• Rev. Virginia O. (Ginger) Bassford, PhD

There are Guns in Nicaragua


Tomorrow morning around 7:00 a.m. a group of people from St. Barnabas UMC will leave for Nicaragua to participate in the Rainbow Network's transformational ministry. I will be among them. This is not my first rodeo or trip to Central America. I went to El Salvador with a group of people from Perkins School of Theology just a few years ago. I've been to Africa. As a matter of fact, I've been to the United States.

My first experience with guns was when I was a very small child. I remember finding my Daddy's hand gun in the bed-side table. I always knew he had some kind of a long gun in the closet. Because my parent taught me where they were, and to absolutely not touch them because they were dangerous, I grew up with a pretty healthy respect for guns.

As a "middle-age" adult, guns are now a part of my life. I say that with some significant trepidation because the time I first posted a picture of a buck Ken shot I was verbally blasted on Facebook by a church member. But I might as well admit it. I hunt deer, I own both a shot gun and a rifle. I've shot snakes, skunks, and other varmints, I've also killed deer and turkey. All of that is to say, I am not opposed to the ownership or use of guns. I am, however, opposed to gun violence.

My mission trip to Africa was the first time I was exposed to being surrounded by guns. There were green guys with guns and blue guys with guns. One to protect us, one to make sure we never got out of line. We didn't know which was which. I remember passing through customs coming back into the U.S. I leaned against the wall and cried. There were no guns! I had not realized the tension was so extreme. Now, having been to Central America as well, I'm not even reasonably frightened about going on this trip to Nicaragua - partly because the work they do - and we have done through them - is transforming the capacity of entire communities to make a living wage. But also because... well maybe because I've been a bit desensitized.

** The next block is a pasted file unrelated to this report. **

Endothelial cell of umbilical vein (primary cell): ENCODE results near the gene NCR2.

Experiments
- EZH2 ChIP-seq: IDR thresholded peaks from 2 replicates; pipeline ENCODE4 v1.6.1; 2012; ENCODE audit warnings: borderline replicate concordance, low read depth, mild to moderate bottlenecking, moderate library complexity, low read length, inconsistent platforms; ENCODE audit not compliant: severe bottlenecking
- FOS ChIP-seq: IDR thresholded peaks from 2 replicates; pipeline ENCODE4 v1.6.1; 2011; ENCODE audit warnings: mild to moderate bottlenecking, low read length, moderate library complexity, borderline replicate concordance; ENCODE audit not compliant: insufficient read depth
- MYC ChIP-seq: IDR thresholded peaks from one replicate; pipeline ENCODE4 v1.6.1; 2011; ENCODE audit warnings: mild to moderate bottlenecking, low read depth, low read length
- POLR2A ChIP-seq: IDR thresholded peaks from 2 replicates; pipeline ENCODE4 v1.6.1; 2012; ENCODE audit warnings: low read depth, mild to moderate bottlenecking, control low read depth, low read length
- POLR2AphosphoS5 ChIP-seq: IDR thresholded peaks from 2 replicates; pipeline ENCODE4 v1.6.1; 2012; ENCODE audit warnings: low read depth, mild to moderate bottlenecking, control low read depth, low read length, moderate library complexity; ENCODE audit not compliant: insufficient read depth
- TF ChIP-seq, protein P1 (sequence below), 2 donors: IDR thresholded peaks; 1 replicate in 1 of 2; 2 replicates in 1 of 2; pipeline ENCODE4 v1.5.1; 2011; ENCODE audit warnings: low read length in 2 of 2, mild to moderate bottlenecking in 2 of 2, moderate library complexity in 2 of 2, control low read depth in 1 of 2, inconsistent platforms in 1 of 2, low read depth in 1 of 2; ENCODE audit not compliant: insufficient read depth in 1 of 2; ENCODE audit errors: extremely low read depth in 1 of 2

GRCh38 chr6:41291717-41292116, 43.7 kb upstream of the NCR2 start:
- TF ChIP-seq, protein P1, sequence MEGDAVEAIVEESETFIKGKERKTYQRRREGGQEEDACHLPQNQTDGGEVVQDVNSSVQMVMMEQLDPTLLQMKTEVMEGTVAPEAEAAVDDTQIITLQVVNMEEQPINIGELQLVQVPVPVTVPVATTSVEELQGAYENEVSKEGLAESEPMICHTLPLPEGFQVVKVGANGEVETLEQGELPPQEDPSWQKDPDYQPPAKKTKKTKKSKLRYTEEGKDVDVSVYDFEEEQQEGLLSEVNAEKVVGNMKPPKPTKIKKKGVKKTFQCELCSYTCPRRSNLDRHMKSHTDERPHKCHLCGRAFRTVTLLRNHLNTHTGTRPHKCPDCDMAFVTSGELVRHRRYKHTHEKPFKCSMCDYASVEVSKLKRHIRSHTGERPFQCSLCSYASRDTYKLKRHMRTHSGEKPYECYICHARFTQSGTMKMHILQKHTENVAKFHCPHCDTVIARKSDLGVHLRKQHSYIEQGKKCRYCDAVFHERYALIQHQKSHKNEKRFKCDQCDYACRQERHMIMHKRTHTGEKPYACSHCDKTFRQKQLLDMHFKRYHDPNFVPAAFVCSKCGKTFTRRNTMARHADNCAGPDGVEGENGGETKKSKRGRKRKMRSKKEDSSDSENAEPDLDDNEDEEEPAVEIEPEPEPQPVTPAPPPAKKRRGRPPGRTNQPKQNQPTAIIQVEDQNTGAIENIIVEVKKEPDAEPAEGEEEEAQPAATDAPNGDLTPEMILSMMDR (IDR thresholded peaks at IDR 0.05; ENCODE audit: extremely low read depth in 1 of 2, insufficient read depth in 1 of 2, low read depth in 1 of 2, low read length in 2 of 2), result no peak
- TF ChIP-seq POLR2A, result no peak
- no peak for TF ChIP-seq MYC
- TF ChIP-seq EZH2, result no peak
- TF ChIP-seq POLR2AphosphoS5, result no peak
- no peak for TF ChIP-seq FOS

Maybe that is what has happened to parents in the U.S. who allow their kids to play video games filled with hate and violence. Or perhaps they don't care, or care to notice. What happens on the other side of that game participation is not just desensitizing, but an actual formation of kids toward thinking that violence is a resolution to anger. The anger is passed on from one generation to the next, and next....

Yup. I know Nicaragua has guns. I anticipate seeing them frequently. I anticipate there will be good guys and bad guys, and not being able to tell the difference. I also anticipate coming back a little different than what I am leaving. More focused on God; more focused on the needs of humanity; and more aware of the guns and gun violence which should, and does, shock us to the core.

In the mean-time, I'll spend time in self-reflection, contemplation and prayer. What is MY responsibility? Where is God calling ME to intervene? What is the opportunity God is putting right in front of me?

I'll try to write each day while we are traveling. The delete key is easy to find.

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